Chad Christianson (Alturas Analytics)
The analysis of oligonucleotides by HPLC–MS/MS is a technique that hasn’t been widely adopted but is an emerging technology due to the limitations of the current methods being utilized. ELISA, qPCR and HPLC–FL analysis lack selectivity, dynamic range or the capability to analyze oligonucleotides smaller than 20 nucleotides. Additionally, the time and cost to develop these methods are typically much greater than the HPLC–MS/MS approach. HPLC–MS/MS analysis provides better selectivity, increased dynamic range and the flexibility to quickly analyze a vast array of oligonucleotides from biological matrices.
Zamas Lam (QPS)
Traditional methodologies that are still being used are hybridization ligand binding assays, hybridization LC–fluorescence assay and LC–MS/MS assays using MRM. The newer methodologies are LC–HRMS using full scan or high-resolution MRM and hybridization LC–MS/MS.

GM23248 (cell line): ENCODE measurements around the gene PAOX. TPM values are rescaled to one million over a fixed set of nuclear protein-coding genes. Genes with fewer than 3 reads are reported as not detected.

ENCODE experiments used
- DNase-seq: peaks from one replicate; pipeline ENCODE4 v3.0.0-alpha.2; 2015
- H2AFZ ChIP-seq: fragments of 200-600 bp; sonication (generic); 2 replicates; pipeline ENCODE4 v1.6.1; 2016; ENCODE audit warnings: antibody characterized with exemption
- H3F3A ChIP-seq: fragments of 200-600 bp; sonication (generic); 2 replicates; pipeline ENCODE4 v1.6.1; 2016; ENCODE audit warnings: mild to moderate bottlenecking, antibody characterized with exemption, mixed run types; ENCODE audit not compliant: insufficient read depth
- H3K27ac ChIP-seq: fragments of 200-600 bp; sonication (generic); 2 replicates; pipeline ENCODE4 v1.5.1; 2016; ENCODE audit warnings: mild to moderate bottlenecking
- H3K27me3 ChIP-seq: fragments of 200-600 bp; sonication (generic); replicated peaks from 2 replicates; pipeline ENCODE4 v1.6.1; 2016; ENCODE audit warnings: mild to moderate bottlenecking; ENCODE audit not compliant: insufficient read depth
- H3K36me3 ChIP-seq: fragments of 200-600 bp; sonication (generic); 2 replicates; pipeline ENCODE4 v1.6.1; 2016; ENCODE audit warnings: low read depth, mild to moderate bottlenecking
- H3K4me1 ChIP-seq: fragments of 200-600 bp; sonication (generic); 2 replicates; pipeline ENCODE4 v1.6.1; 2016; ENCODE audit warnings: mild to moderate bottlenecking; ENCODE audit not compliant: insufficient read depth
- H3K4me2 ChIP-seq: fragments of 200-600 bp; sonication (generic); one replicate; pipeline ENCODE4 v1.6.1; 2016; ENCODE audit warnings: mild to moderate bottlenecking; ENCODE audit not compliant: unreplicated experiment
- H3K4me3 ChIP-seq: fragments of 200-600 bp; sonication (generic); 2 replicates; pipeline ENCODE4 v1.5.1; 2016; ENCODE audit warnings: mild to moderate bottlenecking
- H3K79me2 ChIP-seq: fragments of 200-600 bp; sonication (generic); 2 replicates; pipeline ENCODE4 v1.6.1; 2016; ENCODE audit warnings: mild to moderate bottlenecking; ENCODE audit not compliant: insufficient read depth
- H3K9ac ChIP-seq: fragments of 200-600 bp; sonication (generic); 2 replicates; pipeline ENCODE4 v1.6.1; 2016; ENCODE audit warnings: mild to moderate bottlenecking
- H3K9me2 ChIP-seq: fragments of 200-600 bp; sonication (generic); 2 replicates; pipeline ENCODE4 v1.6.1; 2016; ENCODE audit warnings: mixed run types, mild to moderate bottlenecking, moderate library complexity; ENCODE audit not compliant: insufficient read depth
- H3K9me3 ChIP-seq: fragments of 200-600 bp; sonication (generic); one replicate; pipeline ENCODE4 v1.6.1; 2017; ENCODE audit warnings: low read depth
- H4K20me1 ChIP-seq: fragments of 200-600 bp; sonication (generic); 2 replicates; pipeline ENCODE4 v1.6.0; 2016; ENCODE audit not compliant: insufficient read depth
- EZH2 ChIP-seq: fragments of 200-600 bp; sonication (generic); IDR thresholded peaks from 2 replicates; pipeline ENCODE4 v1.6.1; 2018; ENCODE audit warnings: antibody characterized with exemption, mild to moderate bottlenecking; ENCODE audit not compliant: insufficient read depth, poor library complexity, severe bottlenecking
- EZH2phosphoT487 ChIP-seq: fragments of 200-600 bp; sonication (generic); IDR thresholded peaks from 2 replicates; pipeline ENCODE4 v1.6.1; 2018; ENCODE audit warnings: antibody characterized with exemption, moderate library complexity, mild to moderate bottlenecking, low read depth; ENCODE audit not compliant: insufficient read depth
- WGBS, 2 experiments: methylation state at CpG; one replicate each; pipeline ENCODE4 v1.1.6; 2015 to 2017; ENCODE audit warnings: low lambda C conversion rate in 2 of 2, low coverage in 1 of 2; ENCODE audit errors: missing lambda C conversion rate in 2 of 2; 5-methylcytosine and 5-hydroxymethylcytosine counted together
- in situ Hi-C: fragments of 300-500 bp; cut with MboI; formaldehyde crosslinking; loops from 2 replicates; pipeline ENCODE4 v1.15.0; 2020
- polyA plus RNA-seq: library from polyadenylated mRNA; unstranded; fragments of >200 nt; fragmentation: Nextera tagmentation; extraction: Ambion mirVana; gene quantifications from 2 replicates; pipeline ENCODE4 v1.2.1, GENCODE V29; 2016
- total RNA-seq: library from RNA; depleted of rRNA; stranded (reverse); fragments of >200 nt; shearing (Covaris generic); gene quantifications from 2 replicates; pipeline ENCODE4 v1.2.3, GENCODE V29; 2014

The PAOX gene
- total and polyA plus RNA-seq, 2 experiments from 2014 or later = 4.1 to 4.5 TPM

Ken Cook (Thermo Fisher Scientific)
There has been a dramatic increase in the analytical requirements for oligonucleotide therapeutics following the success of the mRNA vaccines. Very recent developments in methodology to support this include sample preparation and software for direct sequence analysis of mRNA and smaller oligonucleotide therapeutics such as siRNA by LC–HRMS. There has never been any direct method adopted to verify the sequence of these oligonucleotide drug products before this year. Complete workflows for the sequence analysis of siRNA and mRNA are now available alongside accurate intact mass analysis. This is truly a game changer in the analysis of oligonucleotide therapeutics.
Alexey Wolfson (Advirna)
With a recent explosion in the development of oligonucleotide therapeutics – especially various oligonucleotide conjugates for targeted delivery – the availability of reliable, high-throughput and easy-to-implement methods for quantitative detection of oligonucleotides in tissues are increasingly in great demand. Their development will certainly significantly facilitate biodistribution studies.
The opinions expressed in this feature are those of the authors and do not necessarily reflect the views of Bioanalysis Zone or Future Science Group.